Wood stoves are a popular and excellent way to heat a home with wood.
Although similar in external appearance to stoves of the past, modern stoves far exceed older stoves both in efficiency and cleanliness.
A Brief History of Wood Stoves
Wood burning stoves evolved to improve the heating ability of open fireplaces.
Early models were reminiscent of what we would call hearth stove today. That is, they were metal boxes with an open back positioned against a fireplace opening. Because they extended into the room, they radiated more heat.
By the mid 1700’s, completely closed stoves allowed the fire to be moved further into the room for even better radiation of heat.
In the US, Benjamin Franklin is credited with improving wood stoves.
His original design was an open-front cast iron firebox – more of a metal fireplace than a stove. However it could be positioned within the room in the room so it radiated heat 360 degrees.
Franklin published a pamphlet describing his “Pennsylvanian Fireplace” and extolling its virtues. It became know as a Franklin Stove, even after others improved the original design beyond recognition.
Although there were minor improvements over the years, that was pretty much how things stayed for a couple of centuries. Wood stoves remained essentially the same until the late 1980s.
Problems With Older Stoves
During the energy crisis of the 70’s, there was a resurgence of interest in heating with wood that led to many people installing wood stoves. As they became used more commonly, the limitations of the stoves became evident.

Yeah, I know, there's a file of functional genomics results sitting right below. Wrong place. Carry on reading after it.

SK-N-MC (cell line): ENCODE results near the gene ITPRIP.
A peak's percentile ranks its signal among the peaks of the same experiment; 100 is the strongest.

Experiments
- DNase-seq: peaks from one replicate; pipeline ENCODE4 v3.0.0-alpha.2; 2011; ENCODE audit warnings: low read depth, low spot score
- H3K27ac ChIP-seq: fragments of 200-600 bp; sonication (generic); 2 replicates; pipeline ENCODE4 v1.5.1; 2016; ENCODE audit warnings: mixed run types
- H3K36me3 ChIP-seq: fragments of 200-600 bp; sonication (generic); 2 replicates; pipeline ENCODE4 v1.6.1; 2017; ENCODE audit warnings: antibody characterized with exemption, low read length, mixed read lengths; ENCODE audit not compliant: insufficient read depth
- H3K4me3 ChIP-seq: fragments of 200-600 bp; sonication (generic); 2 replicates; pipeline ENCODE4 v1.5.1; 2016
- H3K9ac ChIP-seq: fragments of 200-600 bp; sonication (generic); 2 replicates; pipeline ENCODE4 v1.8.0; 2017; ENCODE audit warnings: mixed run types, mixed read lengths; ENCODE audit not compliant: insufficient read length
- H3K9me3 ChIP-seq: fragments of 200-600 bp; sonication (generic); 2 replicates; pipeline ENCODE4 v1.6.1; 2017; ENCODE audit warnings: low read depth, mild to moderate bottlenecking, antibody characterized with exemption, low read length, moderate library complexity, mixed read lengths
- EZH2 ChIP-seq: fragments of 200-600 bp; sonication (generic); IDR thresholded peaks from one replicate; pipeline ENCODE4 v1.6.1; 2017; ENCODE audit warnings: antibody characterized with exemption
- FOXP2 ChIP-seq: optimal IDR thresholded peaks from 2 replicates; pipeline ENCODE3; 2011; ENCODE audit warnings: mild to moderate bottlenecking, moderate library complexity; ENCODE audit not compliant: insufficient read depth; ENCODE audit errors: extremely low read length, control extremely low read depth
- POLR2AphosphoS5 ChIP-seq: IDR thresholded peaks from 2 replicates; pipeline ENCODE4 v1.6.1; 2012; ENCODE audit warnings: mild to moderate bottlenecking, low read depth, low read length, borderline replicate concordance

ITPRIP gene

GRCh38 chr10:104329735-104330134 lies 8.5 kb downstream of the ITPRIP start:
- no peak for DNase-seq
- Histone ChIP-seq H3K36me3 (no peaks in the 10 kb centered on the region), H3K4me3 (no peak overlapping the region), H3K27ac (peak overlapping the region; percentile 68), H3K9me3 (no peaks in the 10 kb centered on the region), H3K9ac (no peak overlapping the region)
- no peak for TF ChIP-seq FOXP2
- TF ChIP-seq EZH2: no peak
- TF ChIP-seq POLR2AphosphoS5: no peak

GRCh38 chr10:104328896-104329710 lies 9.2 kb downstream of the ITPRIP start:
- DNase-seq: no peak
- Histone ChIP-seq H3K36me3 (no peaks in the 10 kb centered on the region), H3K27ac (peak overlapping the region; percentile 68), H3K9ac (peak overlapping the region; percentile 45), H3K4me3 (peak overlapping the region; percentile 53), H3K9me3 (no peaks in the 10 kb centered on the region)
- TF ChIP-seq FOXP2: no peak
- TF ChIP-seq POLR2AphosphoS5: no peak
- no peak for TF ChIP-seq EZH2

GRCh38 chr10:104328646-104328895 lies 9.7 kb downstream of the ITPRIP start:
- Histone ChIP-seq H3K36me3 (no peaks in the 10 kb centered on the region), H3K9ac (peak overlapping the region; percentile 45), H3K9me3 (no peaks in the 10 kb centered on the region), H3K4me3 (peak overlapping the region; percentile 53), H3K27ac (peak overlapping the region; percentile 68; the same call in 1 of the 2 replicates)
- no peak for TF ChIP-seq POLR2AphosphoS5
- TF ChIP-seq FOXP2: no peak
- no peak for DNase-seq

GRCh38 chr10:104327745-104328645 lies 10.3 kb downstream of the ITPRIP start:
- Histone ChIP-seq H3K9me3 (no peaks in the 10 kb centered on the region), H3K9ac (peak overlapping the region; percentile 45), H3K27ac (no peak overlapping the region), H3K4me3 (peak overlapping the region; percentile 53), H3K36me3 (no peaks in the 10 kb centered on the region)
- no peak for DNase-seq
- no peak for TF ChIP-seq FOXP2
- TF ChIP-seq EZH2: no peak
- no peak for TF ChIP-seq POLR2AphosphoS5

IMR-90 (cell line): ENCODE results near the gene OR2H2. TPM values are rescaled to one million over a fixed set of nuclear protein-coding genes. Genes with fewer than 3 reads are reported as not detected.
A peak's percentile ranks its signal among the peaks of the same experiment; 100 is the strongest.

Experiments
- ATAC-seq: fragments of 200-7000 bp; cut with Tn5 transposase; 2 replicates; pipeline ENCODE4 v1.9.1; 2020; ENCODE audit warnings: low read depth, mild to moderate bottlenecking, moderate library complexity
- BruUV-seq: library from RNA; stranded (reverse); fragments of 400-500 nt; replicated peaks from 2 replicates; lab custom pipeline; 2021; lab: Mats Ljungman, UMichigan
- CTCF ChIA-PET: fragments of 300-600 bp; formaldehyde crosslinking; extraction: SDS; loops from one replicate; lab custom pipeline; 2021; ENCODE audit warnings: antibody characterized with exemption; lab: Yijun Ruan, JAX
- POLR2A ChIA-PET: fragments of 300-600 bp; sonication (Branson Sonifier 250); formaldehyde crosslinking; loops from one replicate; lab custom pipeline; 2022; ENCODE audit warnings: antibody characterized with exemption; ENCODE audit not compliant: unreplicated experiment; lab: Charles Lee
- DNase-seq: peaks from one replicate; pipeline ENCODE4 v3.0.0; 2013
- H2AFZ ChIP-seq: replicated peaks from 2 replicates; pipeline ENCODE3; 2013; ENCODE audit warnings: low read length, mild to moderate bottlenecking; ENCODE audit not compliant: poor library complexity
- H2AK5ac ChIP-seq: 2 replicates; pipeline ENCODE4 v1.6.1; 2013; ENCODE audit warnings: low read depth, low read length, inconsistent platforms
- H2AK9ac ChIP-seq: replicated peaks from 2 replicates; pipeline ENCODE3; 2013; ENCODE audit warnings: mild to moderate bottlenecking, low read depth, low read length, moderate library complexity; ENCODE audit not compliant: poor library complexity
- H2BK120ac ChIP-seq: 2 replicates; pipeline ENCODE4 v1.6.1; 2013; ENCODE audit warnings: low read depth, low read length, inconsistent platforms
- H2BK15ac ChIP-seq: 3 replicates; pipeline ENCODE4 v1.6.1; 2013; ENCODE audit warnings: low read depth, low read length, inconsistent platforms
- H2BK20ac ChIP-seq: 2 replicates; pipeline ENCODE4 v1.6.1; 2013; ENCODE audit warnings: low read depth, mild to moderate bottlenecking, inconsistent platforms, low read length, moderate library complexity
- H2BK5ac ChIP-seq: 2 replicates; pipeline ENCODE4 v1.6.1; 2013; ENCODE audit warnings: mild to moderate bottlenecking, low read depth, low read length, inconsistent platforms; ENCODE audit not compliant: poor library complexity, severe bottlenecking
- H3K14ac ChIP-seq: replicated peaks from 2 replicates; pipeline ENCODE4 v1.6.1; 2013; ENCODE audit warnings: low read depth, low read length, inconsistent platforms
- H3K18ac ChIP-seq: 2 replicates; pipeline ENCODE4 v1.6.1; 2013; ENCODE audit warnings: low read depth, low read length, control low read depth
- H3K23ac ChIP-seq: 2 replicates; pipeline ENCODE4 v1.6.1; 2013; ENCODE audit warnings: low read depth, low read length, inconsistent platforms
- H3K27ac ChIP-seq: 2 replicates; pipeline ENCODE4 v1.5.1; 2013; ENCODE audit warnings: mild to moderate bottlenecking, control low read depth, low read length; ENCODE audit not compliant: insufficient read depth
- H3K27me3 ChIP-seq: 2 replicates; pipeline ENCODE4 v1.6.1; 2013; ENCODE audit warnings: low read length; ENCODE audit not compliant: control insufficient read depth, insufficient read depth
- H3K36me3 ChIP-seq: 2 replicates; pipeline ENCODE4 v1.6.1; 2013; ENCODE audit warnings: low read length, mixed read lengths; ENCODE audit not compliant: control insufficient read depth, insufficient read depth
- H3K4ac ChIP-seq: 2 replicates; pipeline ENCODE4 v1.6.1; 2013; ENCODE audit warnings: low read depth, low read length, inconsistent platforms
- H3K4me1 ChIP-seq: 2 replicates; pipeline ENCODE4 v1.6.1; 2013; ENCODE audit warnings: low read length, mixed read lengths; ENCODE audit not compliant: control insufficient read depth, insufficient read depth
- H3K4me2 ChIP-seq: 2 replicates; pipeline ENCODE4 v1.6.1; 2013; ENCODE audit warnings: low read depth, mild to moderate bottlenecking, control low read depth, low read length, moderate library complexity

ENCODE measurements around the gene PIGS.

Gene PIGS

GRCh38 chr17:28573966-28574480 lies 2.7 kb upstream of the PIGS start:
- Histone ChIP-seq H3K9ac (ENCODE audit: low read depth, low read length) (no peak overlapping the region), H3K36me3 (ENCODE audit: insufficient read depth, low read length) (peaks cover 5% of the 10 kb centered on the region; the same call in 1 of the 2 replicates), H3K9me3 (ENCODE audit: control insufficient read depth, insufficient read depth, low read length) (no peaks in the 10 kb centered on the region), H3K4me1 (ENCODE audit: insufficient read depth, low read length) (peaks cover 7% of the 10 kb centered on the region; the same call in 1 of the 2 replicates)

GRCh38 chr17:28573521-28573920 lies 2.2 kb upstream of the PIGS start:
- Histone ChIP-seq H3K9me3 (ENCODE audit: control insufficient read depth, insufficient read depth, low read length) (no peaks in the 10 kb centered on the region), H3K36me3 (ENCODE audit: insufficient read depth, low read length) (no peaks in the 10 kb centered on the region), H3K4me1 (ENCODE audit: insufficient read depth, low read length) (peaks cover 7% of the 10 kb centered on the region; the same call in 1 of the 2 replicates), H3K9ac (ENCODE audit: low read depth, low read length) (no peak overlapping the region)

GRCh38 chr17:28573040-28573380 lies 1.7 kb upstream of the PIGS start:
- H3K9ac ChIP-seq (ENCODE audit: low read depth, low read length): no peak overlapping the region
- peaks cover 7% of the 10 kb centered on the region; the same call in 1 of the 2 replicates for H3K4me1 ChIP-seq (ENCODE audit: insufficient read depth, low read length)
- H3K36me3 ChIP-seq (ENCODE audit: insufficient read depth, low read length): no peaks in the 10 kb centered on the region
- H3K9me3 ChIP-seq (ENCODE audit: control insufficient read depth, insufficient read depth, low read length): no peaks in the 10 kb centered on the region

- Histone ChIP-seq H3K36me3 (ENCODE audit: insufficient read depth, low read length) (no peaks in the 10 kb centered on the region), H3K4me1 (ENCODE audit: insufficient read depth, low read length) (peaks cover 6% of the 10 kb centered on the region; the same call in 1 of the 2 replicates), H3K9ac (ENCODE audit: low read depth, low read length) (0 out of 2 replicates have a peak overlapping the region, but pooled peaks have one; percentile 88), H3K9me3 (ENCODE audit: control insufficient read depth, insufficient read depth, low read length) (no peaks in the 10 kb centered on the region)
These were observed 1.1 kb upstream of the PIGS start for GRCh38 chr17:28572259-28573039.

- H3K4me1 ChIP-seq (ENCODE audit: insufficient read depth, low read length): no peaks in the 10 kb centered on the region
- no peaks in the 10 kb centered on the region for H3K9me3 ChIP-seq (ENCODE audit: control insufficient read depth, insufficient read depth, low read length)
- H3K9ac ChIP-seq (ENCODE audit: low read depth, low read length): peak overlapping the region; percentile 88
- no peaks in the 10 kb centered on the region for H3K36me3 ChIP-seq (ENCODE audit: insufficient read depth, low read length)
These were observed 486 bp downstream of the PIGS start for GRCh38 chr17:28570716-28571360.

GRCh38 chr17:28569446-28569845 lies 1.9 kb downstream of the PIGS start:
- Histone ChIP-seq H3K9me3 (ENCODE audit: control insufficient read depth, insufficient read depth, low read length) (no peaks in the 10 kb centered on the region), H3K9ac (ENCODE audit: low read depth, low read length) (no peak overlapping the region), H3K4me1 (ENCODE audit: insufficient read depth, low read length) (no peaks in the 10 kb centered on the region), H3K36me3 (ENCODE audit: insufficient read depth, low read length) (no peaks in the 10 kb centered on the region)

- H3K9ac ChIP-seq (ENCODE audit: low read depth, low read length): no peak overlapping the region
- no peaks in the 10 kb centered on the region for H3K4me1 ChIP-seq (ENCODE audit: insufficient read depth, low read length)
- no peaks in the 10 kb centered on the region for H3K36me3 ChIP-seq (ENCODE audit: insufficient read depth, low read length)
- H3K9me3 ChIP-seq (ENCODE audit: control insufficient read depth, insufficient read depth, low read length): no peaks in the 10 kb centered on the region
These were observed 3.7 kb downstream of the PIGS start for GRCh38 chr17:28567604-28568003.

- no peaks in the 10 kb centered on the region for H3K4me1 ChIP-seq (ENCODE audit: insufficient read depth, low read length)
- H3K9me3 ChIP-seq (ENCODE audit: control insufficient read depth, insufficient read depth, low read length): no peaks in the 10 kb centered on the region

First they were inefficient. If a person was using the stove as the primary heat source for their home, they required a huge amount of wood.
Secondly, they polluted the air. Old stove burned incompletely resulting in a large amount of particulate matter in the smoke. Older stove often emitted as much as 30-70 grams of particulate matter an hour. Not good.
Thirdly, incomplete combustion and improper maintenance created a fire hazard.
Unburned resins released from the logs exhaust with the smoke.
In old-style stoves, the homeowner started a fire and, when it was burning well, cut back the air intake to have the fire smoldering rather than burning briskly.
This made for a longer burn and more even heat, but the lower temperature of the fire meant more unburned resins going up the flue. If they cooled enough as they exited, they precipitated as creosote on the inside of the stove pipe.
That created a major fire hazard. If the temperature in the stove pipe ever reached the ignition point of the creosote, an extremely hot, dangerous fire the length of the stove pipe resulted.
Many homes have been lost to such chimney fires.
A lot of earlier stoves were just inconvenient because of design and installation.
A friend of mine lived with a stove that had been installed in the late 70’s. The previous owners had it installed on the lower level of a split level house. It was a retrofit, so rather than run the stove pipe up through the rooms of the house to the roof, they had it exit the side wall downstairs and ran it up outside the house.